Income Inequality And The New Year

When I think about what one thing would benefit the most people, I keep coming back to income inequality. And I keep recalling this speech by Obama from a year ago. I really like it. There’s so much here. It’s the one where he said:

I believe [inequality] is the defining challenge of our time.
Remarks by the President on Economic Mobility, The White House, 4 December 2013

A dangerous and growing inequality and lack of upward mobility [has] jeopardized middle-class America’s basic bargain — that if you work hard, you have a chance to get ahead.

He also said, notably, that the income and opportunity gap, “is now as much about class as it is about race.” That’s it’s now affecting large swaths of people. I see this. People can’t afford to buy a home, to send their children to college, to become educated themselves. (“Education is the most important predictor of income.”) Students are saddled with untenable loan debt. Can you believe there was a time when higher education was free to students? In the 1960s it was.

The median income in this country hovers around $50,000. That means half of Americans make that or below. How do they afford the $5,000 or $10,000 deductible and co-pay on their health insurance policy? (Dr. King once said, “Of all the forms of inequality, injustice in health care is the most shocking and inhumane.”) So, they pay the premium but never go to the doctor.

Health insurance in this country is a racket. The more sick people, the better for business. And when people can’t afford to eat a good diet, make time for exercise and rest … their ranks swell. By the time they reach retirement age, they have poor health, little savings (“About half of all households don’t have any retirement savings.”) and grim prospects. Given the growing lack of empathy in this country, seniors, as I’ve noticed, are becoming invisible, especially poor seniors. Obama recalled the Pope’s remark in his speech:

The Pope himself spoke about this at eloquent length.  “How can it be,” [Pope Francis] wrote, “that it is not a news item when an elderly homeless person dies of exposure, but it is news when the stock market loses two points?”

Speaking of the Pope, he reiterated Obama’s call at the beginning of this post, in his Tweet:


When we exchange wishes for a happy and prosperous new year, are these the things we think about?

3 thoughts on “Income Inequality And The New Year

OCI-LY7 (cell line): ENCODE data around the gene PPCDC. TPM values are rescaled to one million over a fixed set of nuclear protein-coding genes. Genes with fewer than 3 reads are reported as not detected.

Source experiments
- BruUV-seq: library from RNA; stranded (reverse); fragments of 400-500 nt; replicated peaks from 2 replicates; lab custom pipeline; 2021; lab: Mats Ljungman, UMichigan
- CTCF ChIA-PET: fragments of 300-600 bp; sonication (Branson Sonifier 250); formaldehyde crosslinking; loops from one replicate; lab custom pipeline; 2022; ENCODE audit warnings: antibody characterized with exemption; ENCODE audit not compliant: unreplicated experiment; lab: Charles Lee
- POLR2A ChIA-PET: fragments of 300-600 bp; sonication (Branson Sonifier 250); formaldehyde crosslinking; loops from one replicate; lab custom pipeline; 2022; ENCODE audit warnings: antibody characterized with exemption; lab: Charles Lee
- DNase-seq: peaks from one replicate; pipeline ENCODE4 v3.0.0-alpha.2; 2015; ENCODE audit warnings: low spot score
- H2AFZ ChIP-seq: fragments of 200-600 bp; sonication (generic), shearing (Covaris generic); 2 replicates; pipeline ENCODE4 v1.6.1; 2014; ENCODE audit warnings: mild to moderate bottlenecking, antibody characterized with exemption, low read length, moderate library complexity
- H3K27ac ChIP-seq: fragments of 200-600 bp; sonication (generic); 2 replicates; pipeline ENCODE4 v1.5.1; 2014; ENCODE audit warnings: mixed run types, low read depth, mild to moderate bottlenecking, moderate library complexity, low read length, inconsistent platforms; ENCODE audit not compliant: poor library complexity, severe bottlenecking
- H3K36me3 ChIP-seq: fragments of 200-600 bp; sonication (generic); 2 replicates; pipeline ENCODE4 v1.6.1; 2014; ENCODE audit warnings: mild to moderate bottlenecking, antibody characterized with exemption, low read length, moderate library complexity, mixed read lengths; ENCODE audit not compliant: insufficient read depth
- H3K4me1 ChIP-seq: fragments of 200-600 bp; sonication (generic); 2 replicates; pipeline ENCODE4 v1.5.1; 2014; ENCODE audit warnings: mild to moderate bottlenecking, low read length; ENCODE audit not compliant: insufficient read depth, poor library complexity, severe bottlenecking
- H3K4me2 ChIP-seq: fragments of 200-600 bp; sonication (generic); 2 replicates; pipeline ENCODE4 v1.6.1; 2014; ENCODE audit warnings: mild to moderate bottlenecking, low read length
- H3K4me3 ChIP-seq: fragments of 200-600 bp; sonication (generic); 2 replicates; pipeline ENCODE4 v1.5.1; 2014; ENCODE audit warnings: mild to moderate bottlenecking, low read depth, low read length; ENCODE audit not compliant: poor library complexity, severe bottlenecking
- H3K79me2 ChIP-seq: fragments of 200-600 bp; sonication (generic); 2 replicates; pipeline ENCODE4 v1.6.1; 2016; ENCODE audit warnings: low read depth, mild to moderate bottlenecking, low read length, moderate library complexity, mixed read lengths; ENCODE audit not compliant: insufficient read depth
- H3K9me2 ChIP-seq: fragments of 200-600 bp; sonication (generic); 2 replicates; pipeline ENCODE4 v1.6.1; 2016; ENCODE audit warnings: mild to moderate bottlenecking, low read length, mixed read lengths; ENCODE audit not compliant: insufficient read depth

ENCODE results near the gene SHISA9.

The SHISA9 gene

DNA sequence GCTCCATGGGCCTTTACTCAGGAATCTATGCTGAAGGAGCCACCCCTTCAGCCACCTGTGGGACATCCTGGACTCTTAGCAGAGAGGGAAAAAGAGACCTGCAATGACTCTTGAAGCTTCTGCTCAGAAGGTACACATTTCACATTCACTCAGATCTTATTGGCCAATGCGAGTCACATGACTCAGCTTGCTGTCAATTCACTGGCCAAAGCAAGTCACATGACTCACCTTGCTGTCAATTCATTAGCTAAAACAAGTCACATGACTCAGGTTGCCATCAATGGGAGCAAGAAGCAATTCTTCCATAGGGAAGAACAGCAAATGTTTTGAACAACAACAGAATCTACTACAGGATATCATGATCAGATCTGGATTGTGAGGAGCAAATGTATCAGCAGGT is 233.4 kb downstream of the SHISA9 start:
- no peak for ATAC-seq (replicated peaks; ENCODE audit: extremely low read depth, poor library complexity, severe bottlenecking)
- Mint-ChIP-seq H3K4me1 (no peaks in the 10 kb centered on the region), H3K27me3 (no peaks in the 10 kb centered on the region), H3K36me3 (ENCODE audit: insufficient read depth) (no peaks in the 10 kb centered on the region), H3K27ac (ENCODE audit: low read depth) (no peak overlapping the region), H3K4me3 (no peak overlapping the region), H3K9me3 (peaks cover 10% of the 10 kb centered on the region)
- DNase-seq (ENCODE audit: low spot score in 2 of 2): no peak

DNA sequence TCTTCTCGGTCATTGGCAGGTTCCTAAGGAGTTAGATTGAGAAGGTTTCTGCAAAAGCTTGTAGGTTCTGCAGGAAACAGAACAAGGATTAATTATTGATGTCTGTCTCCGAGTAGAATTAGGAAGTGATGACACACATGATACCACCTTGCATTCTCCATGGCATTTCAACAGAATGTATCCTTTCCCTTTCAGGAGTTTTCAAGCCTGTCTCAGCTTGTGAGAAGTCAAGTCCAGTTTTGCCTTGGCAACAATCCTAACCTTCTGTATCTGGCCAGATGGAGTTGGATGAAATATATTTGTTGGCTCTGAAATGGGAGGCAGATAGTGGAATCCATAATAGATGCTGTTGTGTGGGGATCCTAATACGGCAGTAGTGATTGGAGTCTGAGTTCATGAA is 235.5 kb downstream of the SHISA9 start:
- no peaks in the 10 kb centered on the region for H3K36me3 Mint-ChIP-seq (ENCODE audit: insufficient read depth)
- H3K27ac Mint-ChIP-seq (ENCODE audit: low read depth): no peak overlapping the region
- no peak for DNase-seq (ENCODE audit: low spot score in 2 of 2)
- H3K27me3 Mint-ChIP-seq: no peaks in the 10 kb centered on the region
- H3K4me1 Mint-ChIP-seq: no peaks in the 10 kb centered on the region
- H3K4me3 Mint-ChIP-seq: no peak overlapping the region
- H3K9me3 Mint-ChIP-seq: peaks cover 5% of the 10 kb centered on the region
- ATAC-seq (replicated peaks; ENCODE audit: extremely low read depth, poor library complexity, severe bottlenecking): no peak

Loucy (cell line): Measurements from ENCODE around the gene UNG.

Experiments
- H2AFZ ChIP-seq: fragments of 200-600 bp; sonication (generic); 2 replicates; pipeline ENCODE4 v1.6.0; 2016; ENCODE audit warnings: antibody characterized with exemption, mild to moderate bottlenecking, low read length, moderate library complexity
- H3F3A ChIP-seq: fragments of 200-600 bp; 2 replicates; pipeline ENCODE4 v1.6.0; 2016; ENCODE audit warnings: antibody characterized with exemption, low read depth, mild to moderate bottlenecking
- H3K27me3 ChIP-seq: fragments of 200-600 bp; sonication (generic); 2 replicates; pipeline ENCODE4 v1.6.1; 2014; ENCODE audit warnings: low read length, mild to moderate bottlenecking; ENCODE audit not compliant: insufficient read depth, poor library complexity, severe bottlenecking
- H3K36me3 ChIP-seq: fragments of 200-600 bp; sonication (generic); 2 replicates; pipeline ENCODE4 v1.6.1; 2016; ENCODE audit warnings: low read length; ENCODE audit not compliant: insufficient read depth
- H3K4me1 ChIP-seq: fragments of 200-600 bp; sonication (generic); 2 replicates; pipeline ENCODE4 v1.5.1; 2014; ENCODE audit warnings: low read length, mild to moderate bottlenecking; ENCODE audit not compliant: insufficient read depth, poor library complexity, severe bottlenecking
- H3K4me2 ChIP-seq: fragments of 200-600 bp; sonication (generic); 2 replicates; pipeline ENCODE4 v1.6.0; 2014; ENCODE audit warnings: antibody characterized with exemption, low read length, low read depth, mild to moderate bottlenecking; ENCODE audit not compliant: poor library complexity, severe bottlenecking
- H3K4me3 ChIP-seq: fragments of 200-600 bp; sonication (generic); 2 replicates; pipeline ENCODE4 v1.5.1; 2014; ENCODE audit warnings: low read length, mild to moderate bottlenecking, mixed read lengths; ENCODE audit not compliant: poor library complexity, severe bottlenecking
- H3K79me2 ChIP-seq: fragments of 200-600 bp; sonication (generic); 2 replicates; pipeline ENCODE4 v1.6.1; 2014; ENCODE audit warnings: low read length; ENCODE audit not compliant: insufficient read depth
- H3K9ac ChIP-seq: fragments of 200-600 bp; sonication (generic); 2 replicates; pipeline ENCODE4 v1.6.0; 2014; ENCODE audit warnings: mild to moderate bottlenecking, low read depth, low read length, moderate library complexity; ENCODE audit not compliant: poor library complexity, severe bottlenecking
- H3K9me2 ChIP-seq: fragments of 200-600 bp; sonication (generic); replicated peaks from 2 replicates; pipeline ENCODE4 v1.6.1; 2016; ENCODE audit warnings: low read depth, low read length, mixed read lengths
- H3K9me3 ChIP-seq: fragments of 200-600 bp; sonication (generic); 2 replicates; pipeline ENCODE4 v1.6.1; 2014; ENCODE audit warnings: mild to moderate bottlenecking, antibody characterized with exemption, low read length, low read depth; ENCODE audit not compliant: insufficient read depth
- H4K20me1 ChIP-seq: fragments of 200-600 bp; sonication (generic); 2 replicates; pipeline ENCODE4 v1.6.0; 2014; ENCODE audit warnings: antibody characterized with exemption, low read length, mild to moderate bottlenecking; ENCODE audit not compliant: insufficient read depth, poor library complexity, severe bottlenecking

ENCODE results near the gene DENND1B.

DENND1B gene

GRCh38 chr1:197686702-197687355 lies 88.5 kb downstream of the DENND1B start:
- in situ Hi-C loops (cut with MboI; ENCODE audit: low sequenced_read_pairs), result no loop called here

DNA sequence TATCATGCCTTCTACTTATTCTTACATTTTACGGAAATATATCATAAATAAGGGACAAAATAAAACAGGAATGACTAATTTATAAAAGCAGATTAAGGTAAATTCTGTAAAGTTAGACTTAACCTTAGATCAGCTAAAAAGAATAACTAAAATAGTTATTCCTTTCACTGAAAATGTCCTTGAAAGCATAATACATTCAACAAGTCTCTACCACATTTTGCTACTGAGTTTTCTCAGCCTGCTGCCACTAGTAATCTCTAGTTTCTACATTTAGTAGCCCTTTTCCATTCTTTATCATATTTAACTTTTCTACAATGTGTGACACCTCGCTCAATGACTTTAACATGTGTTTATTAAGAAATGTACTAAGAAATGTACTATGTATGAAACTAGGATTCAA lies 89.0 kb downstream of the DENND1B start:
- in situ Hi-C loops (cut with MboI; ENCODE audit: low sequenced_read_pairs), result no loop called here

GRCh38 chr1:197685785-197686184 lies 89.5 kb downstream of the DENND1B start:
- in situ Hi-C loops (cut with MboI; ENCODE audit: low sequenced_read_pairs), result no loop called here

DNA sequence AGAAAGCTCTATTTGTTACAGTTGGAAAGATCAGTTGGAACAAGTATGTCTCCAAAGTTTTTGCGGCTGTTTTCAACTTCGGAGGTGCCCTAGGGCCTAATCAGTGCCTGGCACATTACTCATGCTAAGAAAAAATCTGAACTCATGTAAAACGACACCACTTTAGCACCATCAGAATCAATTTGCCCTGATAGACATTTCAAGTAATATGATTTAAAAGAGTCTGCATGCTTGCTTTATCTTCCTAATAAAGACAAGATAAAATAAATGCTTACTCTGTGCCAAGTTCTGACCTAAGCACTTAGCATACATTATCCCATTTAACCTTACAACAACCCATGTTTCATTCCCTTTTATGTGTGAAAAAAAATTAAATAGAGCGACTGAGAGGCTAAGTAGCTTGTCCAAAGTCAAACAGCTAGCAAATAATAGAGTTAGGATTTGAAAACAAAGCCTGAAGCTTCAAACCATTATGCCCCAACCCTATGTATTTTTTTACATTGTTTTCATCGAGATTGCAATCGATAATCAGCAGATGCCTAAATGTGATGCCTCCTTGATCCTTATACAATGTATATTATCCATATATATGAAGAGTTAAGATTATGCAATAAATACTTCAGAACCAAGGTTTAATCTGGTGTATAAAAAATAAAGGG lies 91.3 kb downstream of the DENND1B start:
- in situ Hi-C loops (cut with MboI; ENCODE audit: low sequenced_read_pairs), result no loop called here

1. Melinda

    I agree that Obama is now being the President he always wanted to be but was held back by other forces. With 2 yrs left in office, he hasn’t as much to lose by really being himself. And he’s right about class as an inequality factor. You can have a job, earn an income, and as you point out, still barely make it financially. And those jobs–if you cobble together several part-time jobs, for the income, you generally don’t get benefits–so no healthcare, pension, 401 K, etc. PLUS, the less money you make, the less goes into your personal social security and medicare funds, so you lose out there too. (Oh, btw, I went to college in the 60s, and it wasn’t free, not even at state colleges for in-state residents. I believe the only state school that had free higher ed in the 60s was California. There are a few private colleges today–generally religious–that have no tuition–Berea in KY comes to mind, though there are a few others. State colleges are hard-pressed to do the same, as their funding in many states has been brutally slashed by their state legislatures–it’s a tough time in higher ed, as well as in primary & secondary schools.)

    1. Bix Post author

      Yes, Melinda, many state colleges didn’t charge tuition until the 1960s. Not just California.

      “A college education was seen not so much as a private benefit but as a public good, in the belief that the state could only gain by having an educated citizenry.”

      “Many state universities didn’t charge tuition until the 1960s or 70s.”

      “Many public colleges and universities were once tuition-free.”
      “In 1976, CUNY’s [City University of New York school system] board voted to impose tuition for the first time.”

      There are still places that see education as a public good:
      A Guide to Tuition-Free Colleges and Universities for International Students


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